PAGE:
Rising insecurity across the region has caused many to turn abroad for postgraduate education and employment opportunities. Africans in the diaspora gain visibility into trends in business and innovation and develop ties to sources of funding abroad. Startups with founders educated exclusively abroad or with mixed local and international educational backgrounds raised over USD1.6b in 2022, representing 73% of capital invested. Algerian superapp Yassir was founded by Noureddine Tayebi, an alumnus of École Nationale Polytechnique, the University of Illinois and Stanford University. The startup raised a USD150m Series B led by BOND with participation from Quiet Capital, Spike Ventures (Stanford Alumni) and others, illustrating how founding teams with both local and international education leverage global networks.
In Nigeria, university strikes and scarce employment opportunities have heightened ‘japa’ syndrome (Nigerian slang for emigration) amongst the country’s tech talent. Nigerian startups with at least one founder educated abroad received 67% of capital invested in 2022.
About this Report: Founding Team Demographics Methodology
This report includes information about the demographic characteristics of founding teams based on gender, nationality and location of higher education. The pool of startups for this report was sourced from GPCA’s venture capital (VC) dataset, which includes investments into startups with participation from at least one VC fund manager. To qualify for inclusion in the founder demographics analysis, Africa-based startups must have received a VC investment of at least USD500k in a single round from 2019 to 2022. Information about founders was sourced from startup websites, founders’ LinkedIn pages and media interviews featuring founding teams. The following definitions are used throughout the report:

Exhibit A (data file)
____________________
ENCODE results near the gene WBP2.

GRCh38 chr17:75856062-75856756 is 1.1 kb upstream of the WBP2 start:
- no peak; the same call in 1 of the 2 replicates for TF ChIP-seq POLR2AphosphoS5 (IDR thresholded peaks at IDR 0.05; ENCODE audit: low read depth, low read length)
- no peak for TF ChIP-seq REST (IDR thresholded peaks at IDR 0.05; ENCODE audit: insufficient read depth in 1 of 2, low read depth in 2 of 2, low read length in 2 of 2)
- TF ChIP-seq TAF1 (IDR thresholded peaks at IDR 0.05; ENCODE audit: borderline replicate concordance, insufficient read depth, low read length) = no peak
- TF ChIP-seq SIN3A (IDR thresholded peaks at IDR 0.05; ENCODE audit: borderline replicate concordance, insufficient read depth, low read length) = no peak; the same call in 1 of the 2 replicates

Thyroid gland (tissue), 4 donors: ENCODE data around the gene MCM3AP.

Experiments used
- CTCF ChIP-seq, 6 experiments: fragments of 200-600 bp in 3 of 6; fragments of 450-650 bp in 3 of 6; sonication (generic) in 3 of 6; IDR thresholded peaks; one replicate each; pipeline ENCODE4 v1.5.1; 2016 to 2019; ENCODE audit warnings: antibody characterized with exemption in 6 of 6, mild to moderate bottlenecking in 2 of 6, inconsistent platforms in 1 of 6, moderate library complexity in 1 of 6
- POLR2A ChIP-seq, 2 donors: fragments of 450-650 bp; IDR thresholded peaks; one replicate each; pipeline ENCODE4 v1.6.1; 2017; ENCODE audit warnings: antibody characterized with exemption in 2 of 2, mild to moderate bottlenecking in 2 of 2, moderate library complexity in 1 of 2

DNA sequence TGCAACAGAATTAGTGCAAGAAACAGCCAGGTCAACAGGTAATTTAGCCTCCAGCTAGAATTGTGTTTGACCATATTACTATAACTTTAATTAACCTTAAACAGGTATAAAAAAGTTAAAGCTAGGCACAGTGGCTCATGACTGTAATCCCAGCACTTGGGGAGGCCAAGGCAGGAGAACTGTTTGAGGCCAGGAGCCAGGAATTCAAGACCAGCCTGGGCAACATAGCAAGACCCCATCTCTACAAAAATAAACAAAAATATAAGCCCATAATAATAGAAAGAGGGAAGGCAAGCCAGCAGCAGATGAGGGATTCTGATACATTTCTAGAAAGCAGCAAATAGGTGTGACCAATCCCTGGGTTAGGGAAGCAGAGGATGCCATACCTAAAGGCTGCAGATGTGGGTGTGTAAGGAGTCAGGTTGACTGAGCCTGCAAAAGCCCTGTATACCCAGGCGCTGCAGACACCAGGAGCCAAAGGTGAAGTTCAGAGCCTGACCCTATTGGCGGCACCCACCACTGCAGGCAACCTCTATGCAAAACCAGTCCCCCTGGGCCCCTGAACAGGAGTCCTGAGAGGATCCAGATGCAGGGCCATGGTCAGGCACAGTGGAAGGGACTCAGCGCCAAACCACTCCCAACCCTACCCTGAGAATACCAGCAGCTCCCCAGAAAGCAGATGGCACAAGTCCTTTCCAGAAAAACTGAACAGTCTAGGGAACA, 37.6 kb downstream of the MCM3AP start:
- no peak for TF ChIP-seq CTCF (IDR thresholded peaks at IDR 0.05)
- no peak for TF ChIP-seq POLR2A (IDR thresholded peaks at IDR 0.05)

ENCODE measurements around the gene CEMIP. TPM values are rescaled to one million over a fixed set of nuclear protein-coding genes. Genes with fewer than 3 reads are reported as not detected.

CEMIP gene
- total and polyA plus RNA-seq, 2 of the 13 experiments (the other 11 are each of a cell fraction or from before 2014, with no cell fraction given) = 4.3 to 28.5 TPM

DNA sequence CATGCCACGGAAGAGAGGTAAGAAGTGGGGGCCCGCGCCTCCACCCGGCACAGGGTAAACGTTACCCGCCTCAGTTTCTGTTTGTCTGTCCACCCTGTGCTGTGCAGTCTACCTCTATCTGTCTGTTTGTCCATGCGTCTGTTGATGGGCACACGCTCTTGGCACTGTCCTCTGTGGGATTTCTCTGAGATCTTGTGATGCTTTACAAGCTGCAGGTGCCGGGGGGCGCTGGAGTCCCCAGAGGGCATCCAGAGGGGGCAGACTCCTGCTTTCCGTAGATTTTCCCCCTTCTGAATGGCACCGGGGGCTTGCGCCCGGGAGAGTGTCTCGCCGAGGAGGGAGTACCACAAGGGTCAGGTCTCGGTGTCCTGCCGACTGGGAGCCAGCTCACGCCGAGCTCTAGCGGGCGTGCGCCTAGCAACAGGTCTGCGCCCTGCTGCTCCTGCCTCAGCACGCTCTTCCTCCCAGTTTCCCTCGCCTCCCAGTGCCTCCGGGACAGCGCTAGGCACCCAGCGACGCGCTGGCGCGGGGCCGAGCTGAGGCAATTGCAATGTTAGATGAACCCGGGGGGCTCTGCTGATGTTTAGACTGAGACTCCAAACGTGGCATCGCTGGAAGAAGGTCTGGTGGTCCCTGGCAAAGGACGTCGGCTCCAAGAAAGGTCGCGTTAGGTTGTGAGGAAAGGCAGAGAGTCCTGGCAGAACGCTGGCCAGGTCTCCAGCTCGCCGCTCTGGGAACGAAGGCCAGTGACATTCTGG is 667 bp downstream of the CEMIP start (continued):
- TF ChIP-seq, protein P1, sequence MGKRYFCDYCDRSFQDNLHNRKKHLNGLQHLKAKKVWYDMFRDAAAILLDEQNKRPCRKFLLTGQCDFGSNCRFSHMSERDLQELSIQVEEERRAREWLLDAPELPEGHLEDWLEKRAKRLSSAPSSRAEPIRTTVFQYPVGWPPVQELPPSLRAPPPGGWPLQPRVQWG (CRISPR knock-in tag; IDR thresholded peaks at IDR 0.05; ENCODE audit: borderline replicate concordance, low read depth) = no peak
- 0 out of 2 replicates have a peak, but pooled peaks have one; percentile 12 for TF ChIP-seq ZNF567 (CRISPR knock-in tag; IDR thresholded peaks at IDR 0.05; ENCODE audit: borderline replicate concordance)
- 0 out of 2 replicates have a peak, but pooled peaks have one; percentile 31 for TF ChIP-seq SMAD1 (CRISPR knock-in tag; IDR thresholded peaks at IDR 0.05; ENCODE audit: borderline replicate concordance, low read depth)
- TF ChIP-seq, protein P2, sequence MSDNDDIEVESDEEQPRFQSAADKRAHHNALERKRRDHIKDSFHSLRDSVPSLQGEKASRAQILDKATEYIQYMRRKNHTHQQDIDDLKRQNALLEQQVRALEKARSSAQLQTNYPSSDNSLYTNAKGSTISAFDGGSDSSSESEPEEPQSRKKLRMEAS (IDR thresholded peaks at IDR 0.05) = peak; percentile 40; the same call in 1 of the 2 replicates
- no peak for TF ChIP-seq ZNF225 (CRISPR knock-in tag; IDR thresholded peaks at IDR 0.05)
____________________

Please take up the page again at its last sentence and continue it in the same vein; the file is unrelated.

- Women-led startup: a qualifying startup with at least one woman founder or CEO.
- African-led: a qualifying startup with at least one co-founder or CEO born and raised in Africa.
- Locally educated: a qualifying, African-led startup with all founders completing higher education exclusively in Africa.
- Educated abroad: a qualifying, African-led startup with no co-founders completing higher education in Africa.
- Educated locally and abroad: a qualifying, African-led startup with founders completing some degree of higher education in Africa and some degree of higher education abroad.
Underlying data from the report is available to GPCA Members upon request. Contact Toluwani Adedeji at firstname.lastname@example.org to learn more.